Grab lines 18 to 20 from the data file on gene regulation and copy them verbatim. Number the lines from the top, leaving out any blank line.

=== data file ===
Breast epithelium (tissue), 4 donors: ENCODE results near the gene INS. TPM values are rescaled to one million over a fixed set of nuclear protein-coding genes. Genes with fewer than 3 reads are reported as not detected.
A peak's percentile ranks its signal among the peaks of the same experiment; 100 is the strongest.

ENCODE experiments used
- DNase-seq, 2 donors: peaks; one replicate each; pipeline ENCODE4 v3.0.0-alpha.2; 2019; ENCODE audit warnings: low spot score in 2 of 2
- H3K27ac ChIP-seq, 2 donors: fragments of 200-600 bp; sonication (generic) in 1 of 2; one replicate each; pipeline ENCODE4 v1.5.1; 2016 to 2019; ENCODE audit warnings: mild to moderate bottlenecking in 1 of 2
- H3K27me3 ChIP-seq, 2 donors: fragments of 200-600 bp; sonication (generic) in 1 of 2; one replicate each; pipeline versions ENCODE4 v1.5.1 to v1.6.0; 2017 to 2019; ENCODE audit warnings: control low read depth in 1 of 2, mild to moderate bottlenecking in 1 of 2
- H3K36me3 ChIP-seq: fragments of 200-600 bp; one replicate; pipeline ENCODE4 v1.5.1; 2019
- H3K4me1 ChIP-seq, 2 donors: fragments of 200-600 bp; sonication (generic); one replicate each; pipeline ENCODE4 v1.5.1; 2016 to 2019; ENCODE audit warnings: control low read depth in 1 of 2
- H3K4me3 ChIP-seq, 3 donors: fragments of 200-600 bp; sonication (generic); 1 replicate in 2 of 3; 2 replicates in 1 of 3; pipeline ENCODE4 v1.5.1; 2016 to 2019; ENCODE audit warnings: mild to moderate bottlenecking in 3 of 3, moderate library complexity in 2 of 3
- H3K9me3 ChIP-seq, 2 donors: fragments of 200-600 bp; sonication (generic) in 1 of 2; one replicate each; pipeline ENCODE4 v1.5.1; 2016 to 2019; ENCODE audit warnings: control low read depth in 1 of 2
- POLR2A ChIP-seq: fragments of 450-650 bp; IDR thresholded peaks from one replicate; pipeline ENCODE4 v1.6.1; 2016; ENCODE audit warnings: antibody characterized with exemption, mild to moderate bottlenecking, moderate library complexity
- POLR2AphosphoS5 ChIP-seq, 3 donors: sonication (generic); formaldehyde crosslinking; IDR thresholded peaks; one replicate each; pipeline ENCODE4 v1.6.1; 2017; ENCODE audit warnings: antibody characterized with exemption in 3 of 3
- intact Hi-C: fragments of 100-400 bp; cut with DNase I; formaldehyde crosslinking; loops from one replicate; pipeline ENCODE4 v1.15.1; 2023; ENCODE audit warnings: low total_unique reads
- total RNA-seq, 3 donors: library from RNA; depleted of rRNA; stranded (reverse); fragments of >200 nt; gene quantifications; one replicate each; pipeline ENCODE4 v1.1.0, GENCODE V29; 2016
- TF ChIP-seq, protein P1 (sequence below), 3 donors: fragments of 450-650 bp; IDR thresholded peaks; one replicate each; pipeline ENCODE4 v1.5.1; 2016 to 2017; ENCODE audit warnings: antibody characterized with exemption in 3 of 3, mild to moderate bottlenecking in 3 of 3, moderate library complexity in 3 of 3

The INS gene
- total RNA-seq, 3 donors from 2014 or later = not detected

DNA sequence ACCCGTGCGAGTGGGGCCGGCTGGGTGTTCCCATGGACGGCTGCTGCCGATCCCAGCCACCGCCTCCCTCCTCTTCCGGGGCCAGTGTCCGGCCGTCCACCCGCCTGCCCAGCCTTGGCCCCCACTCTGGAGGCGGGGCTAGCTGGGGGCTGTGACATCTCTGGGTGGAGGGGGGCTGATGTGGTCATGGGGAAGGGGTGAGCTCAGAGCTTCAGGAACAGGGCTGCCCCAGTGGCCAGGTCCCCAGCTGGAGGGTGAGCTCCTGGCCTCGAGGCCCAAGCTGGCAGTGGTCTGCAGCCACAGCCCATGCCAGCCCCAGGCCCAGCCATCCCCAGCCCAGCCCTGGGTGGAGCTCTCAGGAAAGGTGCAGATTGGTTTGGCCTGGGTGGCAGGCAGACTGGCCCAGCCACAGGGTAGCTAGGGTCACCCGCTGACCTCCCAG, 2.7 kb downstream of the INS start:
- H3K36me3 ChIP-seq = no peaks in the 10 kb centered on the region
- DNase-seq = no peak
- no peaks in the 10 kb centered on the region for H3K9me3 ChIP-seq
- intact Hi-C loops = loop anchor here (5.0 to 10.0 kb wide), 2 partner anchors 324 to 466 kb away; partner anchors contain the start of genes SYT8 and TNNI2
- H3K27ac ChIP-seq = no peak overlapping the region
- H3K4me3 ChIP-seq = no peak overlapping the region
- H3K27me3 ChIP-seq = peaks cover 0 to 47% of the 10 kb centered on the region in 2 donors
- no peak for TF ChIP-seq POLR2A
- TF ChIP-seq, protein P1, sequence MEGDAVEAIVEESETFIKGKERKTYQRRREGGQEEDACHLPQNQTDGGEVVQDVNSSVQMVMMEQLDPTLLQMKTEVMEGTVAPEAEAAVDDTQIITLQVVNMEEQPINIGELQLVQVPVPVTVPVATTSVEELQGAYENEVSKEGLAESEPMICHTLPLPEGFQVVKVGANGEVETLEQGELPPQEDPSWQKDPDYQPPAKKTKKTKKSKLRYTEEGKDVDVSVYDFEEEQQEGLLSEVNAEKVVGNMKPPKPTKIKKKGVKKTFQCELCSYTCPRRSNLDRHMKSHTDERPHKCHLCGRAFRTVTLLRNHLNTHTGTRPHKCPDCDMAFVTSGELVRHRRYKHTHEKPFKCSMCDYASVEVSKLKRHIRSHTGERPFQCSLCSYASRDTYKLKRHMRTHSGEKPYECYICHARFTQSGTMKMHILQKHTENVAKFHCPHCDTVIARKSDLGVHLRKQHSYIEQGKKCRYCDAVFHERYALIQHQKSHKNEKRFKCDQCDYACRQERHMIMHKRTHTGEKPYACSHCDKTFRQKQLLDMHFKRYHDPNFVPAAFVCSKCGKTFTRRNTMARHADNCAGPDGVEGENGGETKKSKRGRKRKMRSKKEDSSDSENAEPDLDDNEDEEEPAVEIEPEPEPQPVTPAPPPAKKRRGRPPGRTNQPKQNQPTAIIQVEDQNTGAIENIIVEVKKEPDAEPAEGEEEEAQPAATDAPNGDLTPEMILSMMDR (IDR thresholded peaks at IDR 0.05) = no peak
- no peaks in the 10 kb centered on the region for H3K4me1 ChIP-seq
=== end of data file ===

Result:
DNA sequence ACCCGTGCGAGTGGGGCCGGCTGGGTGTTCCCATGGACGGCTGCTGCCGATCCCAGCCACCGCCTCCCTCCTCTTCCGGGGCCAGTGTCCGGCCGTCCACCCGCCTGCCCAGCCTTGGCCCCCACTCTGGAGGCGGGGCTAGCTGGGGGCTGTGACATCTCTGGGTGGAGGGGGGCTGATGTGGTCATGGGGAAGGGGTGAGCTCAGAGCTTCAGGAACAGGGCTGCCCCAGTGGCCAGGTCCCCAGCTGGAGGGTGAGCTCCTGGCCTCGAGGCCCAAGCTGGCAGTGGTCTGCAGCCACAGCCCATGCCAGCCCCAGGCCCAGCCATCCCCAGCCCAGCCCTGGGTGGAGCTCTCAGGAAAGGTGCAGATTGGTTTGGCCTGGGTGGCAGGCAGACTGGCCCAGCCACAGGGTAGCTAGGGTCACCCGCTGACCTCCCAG, 2.7 kb downstream of the INS start:
- H3K36me3 ChIP-seq = no peaks in the 10 kb centered on the region
- DNase-seq = no peak